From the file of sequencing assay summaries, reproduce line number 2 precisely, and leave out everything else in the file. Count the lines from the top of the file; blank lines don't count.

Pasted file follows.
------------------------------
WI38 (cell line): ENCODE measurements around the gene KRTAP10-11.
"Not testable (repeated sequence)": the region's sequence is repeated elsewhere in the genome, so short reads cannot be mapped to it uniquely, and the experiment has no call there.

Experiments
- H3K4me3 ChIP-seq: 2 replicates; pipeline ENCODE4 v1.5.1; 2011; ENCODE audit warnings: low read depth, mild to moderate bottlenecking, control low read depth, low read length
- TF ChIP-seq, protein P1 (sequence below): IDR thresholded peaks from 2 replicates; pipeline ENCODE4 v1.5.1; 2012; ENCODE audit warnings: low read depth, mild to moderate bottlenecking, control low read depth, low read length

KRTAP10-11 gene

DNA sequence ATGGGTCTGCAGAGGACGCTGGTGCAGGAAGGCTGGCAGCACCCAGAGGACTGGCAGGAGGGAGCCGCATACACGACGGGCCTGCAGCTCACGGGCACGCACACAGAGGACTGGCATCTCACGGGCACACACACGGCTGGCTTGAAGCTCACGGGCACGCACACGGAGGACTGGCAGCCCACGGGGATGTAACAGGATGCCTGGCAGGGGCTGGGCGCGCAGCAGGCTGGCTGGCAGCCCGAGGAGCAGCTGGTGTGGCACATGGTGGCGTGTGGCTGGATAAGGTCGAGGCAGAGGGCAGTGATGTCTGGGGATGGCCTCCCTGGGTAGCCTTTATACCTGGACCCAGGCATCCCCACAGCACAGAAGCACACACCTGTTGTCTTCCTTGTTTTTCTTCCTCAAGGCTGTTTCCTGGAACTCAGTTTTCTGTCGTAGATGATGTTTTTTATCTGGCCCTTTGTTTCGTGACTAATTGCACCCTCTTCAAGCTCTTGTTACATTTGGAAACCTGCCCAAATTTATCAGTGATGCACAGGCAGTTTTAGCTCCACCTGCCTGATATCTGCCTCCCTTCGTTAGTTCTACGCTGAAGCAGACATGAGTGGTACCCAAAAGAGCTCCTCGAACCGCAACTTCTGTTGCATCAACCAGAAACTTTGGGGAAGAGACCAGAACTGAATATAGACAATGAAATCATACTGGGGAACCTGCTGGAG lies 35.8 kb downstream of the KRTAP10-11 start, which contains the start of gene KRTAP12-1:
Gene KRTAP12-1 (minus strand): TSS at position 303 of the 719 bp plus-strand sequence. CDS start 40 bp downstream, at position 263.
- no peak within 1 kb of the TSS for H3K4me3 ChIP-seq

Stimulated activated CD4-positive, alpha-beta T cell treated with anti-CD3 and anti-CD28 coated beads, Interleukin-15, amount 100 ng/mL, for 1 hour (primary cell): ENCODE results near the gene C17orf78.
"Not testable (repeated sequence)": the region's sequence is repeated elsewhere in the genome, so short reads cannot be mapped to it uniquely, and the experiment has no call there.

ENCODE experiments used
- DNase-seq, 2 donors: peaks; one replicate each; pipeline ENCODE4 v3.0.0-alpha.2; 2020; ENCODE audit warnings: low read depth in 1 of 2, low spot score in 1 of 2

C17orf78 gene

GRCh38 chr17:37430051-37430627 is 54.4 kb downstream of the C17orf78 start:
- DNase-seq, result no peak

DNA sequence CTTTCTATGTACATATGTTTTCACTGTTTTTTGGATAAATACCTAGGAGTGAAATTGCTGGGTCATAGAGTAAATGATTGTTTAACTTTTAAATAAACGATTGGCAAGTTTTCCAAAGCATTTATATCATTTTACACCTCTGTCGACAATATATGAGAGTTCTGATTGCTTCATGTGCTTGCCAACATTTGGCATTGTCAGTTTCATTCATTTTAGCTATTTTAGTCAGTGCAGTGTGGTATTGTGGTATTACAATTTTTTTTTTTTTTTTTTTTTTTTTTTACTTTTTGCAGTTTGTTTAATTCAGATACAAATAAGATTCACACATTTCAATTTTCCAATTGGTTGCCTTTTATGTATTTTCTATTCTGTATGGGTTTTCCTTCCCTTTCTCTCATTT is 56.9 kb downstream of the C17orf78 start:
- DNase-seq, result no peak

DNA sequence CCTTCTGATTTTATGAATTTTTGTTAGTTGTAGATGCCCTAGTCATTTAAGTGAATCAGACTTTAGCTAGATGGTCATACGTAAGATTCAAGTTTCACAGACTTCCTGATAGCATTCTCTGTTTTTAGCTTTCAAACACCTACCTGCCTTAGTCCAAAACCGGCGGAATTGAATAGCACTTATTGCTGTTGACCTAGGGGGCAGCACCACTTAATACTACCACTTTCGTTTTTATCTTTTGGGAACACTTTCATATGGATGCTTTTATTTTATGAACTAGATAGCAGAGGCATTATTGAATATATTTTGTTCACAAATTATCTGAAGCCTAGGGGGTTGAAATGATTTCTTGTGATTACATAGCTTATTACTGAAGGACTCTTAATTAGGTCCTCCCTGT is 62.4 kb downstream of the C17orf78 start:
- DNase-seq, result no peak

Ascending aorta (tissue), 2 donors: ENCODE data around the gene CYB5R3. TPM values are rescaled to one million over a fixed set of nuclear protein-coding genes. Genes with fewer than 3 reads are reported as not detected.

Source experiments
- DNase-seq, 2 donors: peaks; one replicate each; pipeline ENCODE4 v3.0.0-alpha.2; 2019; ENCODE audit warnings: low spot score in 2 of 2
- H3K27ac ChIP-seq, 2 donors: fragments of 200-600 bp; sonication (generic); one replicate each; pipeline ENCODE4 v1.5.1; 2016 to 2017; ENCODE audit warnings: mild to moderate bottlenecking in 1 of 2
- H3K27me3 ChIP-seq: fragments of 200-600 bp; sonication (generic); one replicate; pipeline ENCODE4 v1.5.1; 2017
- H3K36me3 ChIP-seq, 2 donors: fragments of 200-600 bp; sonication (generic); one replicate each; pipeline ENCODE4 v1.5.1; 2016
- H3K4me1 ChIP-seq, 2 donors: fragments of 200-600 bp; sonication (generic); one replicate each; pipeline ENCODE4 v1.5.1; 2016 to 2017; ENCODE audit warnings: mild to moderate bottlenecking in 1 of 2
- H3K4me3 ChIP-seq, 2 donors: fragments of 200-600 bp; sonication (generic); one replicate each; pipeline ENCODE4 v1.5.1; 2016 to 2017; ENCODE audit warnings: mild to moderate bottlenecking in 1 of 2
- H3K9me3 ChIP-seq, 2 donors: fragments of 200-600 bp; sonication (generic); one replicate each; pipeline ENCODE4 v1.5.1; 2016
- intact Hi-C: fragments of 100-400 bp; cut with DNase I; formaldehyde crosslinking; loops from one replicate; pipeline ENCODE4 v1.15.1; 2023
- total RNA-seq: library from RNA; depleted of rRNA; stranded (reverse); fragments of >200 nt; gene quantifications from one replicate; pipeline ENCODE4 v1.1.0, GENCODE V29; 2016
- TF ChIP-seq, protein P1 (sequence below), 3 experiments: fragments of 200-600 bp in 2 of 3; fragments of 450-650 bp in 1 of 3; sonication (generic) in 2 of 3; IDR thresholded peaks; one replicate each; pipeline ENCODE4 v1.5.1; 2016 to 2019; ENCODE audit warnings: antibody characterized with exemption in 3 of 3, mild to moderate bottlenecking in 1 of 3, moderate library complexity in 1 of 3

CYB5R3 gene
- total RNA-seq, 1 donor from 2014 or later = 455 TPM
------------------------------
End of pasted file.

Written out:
"Not testable (repeated sequence)": the region's sequence is repeated elsewhere in the genome, so short reads cannot be mapped to it uniquely, and the experiment has no call there.